Nevertheless, Sullivan would make his return to the Predators’ lineup after missing a total of 153 games, and sitting out for 678 days. He would make his return to the ice on January 11, 2009, against his former team, the Chicago Blackhawks. The comeback earned Sullivan the National Hockey League’s 2009 Bill Masterton Trophy, which is awarded annually to the player who “best exemplifies the qualities of perseverance, sportsmanship and dedication to hockey.” His courageousness also earned Sullivan the respect of hockey fans across the globe.
Injuries would appear in his life again in the 2010-2011 season, as sports hernia surgery would really limit his games. It would ultimately spell the end of his time in Nashville. In the summer of 2011, Sullivan signed as an unrestricted free agent with the Pittsburgh Penguins, where has since served in a leadership role. His well-known craftiness and speed has helped him continue to play at the highest level, and he continues to be a role model for young players. When he signed with the Pens, general manager Ray Shero had this to say about Sullivan’s game:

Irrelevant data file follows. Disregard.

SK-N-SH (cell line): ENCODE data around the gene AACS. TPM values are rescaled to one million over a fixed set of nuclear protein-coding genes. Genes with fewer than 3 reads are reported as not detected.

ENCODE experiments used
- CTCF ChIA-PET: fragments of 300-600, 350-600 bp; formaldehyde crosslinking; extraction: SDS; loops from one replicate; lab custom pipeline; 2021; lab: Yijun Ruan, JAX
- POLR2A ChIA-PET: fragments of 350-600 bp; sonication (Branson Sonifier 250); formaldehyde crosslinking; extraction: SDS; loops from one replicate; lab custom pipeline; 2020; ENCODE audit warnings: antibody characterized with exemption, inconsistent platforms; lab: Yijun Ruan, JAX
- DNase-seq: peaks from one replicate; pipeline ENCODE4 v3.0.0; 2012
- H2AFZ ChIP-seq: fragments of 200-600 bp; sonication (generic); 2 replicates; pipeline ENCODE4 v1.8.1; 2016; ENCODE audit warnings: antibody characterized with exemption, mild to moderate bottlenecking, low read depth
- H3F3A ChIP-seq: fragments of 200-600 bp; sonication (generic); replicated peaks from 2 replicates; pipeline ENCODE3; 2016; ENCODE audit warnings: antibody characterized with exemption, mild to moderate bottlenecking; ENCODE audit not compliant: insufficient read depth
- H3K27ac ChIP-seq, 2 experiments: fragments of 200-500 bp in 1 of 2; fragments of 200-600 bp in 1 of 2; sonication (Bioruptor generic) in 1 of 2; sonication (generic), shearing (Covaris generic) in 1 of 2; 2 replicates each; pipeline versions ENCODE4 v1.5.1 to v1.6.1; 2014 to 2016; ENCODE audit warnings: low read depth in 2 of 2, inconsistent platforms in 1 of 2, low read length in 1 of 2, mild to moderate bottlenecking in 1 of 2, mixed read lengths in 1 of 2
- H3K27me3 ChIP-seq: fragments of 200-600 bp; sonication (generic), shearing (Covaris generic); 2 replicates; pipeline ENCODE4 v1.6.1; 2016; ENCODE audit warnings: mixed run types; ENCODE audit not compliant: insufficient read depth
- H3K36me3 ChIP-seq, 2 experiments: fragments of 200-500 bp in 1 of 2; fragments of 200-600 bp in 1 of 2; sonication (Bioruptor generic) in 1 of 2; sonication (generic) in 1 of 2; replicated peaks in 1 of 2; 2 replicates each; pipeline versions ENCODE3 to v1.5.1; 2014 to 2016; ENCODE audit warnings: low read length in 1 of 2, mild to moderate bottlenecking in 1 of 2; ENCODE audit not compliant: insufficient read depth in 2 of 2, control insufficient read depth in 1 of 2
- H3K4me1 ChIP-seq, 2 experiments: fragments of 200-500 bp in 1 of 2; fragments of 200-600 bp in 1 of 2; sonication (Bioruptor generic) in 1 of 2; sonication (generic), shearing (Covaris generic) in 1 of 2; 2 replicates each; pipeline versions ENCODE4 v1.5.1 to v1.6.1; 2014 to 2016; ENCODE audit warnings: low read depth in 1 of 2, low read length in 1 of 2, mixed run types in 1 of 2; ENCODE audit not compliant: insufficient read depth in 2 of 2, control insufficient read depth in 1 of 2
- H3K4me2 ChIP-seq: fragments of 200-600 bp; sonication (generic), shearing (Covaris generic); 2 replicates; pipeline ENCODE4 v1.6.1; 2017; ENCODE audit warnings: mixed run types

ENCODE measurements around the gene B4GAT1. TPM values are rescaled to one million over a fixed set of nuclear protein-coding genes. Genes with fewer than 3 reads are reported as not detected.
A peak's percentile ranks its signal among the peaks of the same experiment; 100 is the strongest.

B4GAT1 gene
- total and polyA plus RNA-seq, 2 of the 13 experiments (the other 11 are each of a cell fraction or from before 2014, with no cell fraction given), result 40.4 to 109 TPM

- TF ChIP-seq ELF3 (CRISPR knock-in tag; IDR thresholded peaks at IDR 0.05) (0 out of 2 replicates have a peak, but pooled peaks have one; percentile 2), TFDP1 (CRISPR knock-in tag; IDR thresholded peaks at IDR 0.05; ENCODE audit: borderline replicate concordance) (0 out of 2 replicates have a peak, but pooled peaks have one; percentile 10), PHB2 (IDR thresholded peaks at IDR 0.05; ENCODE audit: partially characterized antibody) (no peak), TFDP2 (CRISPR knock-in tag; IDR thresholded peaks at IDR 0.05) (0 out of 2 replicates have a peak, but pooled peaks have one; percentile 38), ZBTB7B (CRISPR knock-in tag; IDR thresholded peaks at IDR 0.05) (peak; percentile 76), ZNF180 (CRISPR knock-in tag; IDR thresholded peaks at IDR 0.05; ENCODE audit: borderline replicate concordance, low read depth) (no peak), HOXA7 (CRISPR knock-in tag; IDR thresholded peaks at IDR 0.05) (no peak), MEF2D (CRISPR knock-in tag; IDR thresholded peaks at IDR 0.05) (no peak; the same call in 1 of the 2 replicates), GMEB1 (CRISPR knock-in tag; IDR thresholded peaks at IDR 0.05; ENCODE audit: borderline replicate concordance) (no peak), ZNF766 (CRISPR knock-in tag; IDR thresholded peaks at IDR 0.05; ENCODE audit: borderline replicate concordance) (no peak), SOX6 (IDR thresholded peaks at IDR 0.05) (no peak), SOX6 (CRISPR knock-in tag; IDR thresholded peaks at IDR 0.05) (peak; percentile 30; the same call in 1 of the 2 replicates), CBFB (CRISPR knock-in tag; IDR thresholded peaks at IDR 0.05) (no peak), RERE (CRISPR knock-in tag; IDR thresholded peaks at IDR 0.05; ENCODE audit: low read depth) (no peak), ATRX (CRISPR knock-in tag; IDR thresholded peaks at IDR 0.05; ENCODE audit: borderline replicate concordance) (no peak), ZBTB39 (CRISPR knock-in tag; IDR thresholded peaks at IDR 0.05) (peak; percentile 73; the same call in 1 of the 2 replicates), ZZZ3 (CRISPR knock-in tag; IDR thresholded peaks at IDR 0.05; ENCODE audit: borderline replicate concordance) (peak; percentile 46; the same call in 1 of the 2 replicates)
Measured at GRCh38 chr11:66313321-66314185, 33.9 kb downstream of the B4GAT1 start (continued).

“He’s a right-hand shot that plays the off side and can play up high as well. He’s got really good speed and is a very smart player. He can play with good players as well.”
With injuries appearing to be a part of the past, the 37 year-old Sullivan knows his playing days are coming to an end. To reach 1000 games, Sullivan would have to play another season, and he’s also closing in on 600 career points.
However, even if he doesn’t reach those milestones, Steve Sullivan is still the star of one of the most inspirational comeback stories the NHL has ever seen.
David O’Connor is a managing editor with the Sunbelt Hockey Journal. His writing has been on the Los Angeles Times’ website, among other places. O’Connor also does some scouting work for the local Junior B hockey club. Please feel free to contact him at email@example.com.